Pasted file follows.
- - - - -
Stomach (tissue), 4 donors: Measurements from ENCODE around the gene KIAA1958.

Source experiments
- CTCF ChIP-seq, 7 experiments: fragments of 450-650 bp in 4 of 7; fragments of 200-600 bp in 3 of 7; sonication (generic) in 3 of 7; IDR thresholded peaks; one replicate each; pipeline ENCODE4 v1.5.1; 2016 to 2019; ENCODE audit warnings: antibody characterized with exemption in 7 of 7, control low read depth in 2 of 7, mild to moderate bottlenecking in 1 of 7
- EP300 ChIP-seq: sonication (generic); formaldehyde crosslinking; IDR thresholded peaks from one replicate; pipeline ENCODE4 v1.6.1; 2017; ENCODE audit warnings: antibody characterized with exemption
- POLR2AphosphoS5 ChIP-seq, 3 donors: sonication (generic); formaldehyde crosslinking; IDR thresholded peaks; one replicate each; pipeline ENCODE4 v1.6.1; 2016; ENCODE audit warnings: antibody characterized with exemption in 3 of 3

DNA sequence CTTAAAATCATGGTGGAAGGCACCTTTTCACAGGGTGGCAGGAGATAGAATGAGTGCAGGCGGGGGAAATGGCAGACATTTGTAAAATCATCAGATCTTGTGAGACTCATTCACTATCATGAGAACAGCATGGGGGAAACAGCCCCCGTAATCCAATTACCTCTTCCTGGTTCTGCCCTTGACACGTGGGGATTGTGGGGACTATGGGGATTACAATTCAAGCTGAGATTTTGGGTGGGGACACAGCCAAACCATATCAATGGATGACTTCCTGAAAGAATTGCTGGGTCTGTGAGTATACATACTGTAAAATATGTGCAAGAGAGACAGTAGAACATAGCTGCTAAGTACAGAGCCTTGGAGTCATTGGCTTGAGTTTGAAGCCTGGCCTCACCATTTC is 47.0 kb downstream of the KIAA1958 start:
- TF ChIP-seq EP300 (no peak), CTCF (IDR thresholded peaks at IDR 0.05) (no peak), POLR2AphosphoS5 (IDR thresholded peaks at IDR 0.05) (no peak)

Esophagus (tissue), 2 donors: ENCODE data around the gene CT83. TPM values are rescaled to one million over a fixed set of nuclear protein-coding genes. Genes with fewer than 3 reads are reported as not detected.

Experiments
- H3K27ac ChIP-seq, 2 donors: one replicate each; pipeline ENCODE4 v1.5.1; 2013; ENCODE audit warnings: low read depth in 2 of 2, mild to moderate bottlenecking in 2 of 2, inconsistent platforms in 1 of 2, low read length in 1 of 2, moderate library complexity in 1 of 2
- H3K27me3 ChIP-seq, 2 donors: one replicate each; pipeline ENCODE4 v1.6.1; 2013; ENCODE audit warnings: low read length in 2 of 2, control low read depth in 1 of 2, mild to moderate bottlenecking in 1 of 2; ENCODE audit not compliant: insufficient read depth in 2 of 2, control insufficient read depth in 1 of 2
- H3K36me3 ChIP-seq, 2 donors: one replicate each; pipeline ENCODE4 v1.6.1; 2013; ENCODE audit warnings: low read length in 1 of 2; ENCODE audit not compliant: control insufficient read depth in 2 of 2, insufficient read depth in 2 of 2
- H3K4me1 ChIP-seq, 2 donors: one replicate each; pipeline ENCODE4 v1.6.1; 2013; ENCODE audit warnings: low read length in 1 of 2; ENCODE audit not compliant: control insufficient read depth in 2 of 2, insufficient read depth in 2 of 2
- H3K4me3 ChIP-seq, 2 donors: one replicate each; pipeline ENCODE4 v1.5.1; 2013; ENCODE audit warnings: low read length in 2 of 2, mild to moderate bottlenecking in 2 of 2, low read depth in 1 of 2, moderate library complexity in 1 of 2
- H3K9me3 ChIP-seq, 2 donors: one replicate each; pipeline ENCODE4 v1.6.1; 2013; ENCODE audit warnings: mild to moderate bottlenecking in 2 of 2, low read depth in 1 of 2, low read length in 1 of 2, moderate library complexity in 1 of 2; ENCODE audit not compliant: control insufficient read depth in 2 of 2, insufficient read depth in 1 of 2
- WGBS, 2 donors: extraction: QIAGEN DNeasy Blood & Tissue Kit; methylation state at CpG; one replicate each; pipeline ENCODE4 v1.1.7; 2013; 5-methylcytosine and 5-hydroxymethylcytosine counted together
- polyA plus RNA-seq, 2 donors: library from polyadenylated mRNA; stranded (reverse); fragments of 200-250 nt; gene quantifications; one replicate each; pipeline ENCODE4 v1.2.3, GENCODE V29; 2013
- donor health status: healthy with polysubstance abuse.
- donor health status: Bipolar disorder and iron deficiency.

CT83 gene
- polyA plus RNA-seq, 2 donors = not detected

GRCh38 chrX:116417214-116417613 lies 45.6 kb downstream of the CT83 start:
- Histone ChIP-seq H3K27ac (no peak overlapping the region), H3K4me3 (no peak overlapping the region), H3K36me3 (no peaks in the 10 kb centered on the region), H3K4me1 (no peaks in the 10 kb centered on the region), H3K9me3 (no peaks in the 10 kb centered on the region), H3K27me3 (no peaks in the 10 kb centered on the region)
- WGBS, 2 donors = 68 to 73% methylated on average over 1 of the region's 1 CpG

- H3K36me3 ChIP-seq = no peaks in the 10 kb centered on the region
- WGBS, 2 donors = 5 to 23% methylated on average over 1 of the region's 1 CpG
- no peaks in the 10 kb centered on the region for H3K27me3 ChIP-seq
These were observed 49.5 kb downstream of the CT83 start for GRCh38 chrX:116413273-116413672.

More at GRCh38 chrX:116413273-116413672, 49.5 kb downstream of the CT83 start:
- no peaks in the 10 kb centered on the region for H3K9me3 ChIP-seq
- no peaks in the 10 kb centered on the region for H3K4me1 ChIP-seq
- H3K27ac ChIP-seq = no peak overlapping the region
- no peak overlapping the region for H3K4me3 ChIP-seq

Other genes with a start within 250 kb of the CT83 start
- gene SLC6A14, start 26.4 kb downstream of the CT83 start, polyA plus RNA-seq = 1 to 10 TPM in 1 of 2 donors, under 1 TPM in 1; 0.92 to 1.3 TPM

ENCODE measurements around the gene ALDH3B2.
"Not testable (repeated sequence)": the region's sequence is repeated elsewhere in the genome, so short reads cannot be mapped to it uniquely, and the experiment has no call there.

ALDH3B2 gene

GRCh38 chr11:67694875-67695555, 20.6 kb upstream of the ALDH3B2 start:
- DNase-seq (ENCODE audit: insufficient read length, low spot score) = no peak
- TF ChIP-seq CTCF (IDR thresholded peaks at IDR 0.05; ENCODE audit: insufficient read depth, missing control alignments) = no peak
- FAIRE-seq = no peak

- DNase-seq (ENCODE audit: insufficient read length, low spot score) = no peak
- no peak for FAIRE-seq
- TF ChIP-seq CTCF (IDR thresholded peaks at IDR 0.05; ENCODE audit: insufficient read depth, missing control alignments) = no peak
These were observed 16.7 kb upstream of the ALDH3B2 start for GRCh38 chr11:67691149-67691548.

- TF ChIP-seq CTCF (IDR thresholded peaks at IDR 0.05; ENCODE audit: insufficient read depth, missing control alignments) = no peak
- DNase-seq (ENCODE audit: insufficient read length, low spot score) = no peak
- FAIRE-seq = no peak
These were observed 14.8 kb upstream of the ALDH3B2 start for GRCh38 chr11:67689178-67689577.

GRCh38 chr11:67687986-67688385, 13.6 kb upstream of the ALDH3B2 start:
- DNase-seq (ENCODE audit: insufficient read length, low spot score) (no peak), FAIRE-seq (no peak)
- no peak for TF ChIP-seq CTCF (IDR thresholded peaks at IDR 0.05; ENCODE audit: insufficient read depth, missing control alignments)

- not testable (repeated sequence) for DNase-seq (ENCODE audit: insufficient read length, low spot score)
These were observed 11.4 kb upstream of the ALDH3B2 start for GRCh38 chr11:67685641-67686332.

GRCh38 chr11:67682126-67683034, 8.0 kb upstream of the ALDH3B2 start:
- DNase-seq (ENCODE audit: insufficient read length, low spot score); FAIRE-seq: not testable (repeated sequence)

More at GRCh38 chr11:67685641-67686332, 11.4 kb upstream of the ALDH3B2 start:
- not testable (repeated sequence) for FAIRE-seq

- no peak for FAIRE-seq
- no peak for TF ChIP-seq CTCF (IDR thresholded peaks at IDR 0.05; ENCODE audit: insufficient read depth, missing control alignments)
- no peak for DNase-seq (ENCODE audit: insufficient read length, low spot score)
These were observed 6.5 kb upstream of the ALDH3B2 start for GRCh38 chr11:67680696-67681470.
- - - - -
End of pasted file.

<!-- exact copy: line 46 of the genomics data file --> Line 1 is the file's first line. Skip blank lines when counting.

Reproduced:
These were observed 16.7 kb upstream of the ALDH3B2 start for GRCh38 chr11:67691149-67691548.